Indian 1911 “ 7 H.P. Regular Model” 988 cc IOE V-twin engine # 72C534
Oscar Hedstrom and Oliver Hendee, both active in the cycle racing world, got together to found the Hendee Manufacturing Company and build the first prototype Indian motorcycle in 1901.
That first machine was powered by a single-cylinder, ‘F-head’ (inlet over exhaust) engine that formed part of the ‘diamond’ frame, in the Indian’s case it sloped rearwards
to act as the seat tube. An advanced feature in motor cycling’s early pioneering days, chain drive was used by Indian right from the start.
The Indian single proved immensely successful and provided the basis for the first of the powerful, large-capacity v-twins for which the marque is best remembered.
Indian’s first, 38.61ci (633cc) v-twin appeared in 1907 with an engine clearly derived from that of the single, though mechanical inlet valves – introduced for 1908 – were an early improvement.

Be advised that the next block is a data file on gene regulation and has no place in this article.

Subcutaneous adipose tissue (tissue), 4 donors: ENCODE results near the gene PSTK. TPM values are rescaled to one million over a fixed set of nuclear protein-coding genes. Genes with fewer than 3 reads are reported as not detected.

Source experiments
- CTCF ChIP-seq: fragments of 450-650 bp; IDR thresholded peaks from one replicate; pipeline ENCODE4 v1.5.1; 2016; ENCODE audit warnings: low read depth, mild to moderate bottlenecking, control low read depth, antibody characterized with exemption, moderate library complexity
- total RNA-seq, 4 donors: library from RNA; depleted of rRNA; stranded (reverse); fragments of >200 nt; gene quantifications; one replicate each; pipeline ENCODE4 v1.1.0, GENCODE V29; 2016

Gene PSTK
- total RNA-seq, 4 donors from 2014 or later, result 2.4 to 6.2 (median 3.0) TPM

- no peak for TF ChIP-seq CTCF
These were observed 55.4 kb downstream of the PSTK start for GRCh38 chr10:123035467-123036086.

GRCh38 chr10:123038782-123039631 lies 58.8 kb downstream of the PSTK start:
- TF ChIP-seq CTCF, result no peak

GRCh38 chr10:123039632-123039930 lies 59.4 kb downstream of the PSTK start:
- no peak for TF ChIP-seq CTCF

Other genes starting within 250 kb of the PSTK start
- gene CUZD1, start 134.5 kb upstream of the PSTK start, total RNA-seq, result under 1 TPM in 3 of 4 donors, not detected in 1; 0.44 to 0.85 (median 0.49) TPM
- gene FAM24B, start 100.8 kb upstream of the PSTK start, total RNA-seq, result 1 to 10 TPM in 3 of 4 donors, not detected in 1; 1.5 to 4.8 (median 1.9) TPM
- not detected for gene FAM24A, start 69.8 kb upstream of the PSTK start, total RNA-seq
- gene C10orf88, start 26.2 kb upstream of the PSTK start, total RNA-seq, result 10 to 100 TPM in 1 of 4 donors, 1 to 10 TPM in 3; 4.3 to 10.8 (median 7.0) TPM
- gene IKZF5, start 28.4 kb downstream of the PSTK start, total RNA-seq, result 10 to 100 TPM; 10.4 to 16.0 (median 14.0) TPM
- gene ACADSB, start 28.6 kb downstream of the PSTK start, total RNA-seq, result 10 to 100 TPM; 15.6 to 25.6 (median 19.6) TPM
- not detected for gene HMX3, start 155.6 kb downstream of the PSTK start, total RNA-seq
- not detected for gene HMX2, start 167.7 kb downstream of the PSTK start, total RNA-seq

The twin’s rear cylinder continued to form part of the frame until 1909 when a loop frame of the type favoured by rivals Harley-Davidson was adopted.
The Springfield Company’s first ‘Big Twin’ debuted that same year displacing 61 ci (988cc).
For 1911 Indians were available in capacities of 2 ¾ HP and 4 HP singles and 5 HP and 7 HP twins.
The latter two models were made with magneto ignition only, the singles could also be had with battery and coil ignition.
There was even a 4HP single with belt drive.
During 1910 Indian had already supplied a number of machines with 2 speed gear and clutch and for 1911 improved versions were available that could be fitted on the 4 HP and 7 HP models, albeit at an extra layout of no less than $ 50.
That was a substantial sum given the respective $250 and $300 price tags.
A “one year only” feature of the 1911 model is the exhaust of the front cylinder which is perpendicular to the cylinder instead of being directed downwards as in other production years.
This machine has been finished in the standard Royal Indian blue of which still traces are present.